Les diaboliques, feature film, crime drama, horror, France, 1955
DIRECTED BY: Henri-Georges Clouzot
Simone Signoret (Nicole Horner),
Véra Clouzot (Christina Delassalle),
Paul Meurisse (Michel Delassalle),
Charles Vanel (Alfred Fichet),
Jean Brochard (Plantiveau)
René Masson (based on novel by Pierre Boileau & Thomas Narcejac)
Georges Van Parys
The headmaster of a decrepit French boarding school, Michel Delassalle, is a cruel man, a sadist who constantly abuses his fragile wife Christina as well as his lover Nicole Horner, a teacher who works with children. When they both realize that they have had enough of such a life, Michela, Christina and Nicole make a pact and decide to get rid of him with joint forces.
He will carry out the planned murder by stunning Michel with a pill put in his drink, then by drowning him in a bathtub and finally by throwing his body into the swimming pool on the grounds of the boarding school.
But when the pool is emptied the next day, it will be revealed that Michel's body has mysteriously disappeared. Everything will get even more complicated for Christina and Nicole when the students soon start to claim that they see Michel alive, and this will also affect the relationship between the two women and the growing distrust between them.
The film adaptation of the novel by the distinguished French duo Pierre Boileau and Thomas Narcejac (Vertigo, Faceless Eyes by Georges Franju), crime writers whose prose has often been screened in different cinemas, from French and German to Czech and American, is masterfully directed, extremely suggestive and impressively atmospheric. which the ambiance of the dilapidated boarding school brilliantly uses to build an impressive atmosphere of expanding anxiety.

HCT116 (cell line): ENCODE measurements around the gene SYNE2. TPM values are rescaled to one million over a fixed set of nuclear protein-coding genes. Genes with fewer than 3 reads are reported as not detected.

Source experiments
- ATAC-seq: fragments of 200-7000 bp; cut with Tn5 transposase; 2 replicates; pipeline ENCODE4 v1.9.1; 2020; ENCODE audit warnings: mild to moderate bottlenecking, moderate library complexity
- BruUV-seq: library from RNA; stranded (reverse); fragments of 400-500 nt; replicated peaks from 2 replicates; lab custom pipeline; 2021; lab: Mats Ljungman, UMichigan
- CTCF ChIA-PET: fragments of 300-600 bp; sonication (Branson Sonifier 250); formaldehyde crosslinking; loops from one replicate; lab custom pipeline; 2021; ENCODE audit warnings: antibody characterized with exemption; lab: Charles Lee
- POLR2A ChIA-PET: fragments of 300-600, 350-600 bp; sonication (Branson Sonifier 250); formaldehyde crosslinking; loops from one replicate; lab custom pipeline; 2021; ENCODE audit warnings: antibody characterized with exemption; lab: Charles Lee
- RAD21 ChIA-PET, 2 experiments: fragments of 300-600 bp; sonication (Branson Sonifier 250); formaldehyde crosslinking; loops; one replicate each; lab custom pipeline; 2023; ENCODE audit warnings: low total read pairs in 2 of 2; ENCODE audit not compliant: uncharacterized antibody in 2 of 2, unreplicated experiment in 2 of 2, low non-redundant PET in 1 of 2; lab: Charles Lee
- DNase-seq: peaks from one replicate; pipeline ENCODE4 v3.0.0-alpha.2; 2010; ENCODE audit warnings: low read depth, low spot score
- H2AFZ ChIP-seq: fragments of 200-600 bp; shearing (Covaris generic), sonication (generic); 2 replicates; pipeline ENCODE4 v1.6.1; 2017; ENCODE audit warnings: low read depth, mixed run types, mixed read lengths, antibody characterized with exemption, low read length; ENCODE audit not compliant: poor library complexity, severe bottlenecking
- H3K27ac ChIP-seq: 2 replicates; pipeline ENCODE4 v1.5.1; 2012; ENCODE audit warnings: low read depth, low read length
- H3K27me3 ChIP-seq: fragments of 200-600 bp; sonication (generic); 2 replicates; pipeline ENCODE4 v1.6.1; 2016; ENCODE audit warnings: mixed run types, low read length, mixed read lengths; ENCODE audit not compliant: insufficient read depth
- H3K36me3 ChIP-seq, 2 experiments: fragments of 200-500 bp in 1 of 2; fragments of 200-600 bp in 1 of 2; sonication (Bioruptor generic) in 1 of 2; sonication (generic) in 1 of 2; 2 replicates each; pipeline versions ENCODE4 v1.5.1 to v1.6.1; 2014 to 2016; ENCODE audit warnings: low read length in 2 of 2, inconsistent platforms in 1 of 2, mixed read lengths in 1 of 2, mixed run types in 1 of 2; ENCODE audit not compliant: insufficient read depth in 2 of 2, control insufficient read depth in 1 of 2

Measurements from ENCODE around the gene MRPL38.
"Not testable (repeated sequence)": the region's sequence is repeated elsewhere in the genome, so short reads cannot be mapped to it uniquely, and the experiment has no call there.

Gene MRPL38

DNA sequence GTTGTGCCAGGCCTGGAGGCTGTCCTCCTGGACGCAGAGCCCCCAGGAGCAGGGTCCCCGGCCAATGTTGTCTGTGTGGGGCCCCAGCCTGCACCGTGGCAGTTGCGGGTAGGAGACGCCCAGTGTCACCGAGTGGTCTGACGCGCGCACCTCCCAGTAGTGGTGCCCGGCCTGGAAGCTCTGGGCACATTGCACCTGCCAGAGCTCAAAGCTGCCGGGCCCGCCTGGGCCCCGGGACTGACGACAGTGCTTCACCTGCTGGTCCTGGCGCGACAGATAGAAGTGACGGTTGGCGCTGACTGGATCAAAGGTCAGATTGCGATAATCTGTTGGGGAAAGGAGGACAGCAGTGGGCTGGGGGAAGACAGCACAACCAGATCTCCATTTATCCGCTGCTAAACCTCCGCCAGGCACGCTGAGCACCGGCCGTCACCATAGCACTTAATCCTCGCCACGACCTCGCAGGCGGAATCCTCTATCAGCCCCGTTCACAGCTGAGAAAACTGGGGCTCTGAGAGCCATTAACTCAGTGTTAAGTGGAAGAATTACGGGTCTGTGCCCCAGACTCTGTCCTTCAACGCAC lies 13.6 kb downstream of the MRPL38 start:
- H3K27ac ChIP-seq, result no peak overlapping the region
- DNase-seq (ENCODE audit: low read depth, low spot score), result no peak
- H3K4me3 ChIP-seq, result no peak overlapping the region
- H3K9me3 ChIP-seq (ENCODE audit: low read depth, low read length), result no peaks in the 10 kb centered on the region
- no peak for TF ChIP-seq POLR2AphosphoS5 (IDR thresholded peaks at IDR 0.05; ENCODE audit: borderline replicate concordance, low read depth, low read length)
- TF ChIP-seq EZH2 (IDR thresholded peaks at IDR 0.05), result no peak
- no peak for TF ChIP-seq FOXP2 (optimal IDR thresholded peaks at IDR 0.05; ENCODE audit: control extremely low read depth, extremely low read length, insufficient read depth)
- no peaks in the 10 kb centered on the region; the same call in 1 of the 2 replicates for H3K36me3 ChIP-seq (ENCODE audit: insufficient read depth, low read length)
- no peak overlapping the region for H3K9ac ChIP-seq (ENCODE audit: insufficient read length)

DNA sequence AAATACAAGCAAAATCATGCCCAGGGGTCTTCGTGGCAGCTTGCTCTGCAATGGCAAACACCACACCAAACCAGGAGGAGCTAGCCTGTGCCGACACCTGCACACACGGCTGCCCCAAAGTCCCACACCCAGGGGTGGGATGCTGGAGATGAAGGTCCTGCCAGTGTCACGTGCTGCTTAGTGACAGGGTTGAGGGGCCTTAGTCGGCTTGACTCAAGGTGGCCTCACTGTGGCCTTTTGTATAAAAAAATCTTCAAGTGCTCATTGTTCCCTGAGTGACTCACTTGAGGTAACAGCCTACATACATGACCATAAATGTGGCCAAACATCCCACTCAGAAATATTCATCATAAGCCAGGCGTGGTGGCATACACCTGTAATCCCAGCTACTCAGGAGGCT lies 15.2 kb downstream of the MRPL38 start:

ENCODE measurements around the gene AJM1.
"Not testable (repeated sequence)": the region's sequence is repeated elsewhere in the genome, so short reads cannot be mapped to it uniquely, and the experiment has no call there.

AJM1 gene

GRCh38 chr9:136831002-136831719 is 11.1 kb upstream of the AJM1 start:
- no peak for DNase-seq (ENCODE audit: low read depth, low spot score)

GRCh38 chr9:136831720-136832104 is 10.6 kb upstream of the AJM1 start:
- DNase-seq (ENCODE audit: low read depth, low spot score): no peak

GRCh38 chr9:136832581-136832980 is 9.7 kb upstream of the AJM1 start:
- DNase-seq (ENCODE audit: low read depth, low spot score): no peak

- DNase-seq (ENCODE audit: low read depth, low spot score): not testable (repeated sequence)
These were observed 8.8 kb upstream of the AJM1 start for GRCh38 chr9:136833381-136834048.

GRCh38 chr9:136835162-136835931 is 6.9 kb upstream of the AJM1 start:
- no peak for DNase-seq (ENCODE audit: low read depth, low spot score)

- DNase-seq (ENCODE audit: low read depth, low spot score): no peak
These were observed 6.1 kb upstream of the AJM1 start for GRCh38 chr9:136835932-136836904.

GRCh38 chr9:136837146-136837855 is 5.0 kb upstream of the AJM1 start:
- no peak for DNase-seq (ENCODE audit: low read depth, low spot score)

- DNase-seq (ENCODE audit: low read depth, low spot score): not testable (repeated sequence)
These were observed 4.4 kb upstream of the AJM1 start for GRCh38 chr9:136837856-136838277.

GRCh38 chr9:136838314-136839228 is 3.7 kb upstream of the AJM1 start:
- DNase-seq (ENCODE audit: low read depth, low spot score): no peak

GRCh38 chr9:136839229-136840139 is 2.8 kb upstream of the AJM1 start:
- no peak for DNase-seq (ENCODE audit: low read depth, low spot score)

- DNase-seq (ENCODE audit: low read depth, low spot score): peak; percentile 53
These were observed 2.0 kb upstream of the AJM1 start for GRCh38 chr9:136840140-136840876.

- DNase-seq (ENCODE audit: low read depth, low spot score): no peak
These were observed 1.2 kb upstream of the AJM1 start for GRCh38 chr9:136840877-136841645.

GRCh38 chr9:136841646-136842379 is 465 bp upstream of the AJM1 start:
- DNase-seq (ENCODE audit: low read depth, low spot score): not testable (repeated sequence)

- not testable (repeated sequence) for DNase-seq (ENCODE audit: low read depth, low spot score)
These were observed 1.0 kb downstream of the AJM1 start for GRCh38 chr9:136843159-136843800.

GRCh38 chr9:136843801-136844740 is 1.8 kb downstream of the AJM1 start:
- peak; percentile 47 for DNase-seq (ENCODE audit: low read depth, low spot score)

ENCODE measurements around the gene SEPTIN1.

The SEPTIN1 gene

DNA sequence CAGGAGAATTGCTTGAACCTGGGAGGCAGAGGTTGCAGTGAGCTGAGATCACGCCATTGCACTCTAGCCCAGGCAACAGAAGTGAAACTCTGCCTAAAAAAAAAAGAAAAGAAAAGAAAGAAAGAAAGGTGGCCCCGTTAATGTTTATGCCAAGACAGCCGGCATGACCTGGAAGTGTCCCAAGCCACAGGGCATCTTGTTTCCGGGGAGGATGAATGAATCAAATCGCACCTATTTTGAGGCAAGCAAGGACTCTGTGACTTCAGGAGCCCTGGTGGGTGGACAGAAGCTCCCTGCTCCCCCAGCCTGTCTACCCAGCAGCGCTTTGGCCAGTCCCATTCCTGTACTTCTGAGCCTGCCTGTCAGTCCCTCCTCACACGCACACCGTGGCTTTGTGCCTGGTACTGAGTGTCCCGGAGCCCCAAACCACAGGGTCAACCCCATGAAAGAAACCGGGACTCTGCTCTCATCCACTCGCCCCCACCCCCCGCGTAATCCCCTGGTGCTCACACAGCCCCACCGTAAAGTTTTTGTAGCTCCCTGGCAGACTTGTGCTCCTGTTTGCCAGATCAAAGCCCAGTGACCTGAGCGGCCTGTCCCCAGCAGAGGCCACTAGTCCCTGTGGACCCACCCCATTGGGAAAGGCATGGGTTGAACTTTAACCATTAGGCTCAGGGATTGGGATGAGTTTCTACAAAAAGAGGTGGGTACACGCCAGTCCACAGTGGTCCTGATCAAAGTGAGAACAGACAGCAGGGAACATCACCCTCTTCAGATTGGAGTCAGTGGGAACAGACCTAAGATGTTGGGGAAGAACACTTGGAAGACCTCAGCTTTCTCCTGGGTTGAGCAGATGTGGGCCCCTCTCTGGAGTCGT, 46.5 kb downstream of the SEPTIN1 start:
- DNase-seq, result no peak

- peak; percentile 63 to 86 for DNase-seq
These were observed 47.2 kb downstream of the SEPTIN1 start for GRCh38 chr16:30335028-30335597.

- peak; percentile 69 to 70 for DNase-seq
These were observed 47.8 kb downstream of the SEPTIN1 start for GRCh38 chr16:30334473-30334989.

In one of the darkest psychological thrillers of all time, directed by the famous Henri-Georges Clouzot (The Wage of Fear, The Raven, Quai des Orfèvres), the camera like a silent witness records the events, in the depiction of the transformation of murderers into victims, the director's irony and bitterness come to the fore, the characters are impressive layered character profiles, especially with the escalation of their psychological states into the irrational, and they are brilliantly interpreted by the Oscar winner Simone Signoret (Ship of Fools, Army in the Shadows), the actress and director's wife Véra Clouzot (Clouzot's Spies) and the respected Charles Vanel (The Wages of Fear, Drž´ and a thief).
Within the framework of the genre, it is an extremely important and influential work that will serve as a kind of template for the creation of a whole series of films, from Hitchcock's Psych and Hammer studio horror (Nightmare and Hysteria by Freddie Francis, The Night Walker by William Castle...) to Coppola's Dementia, The Games Curtis Harrington, the horror Dominique, the ghost that kills Michael Anderson, etc.
Hitchcock was allegedly interested in making a screen version of Boileau and Narcejac's novel, but Clouzot got ahead of him, so Hitch later made Vertigo based on their novel.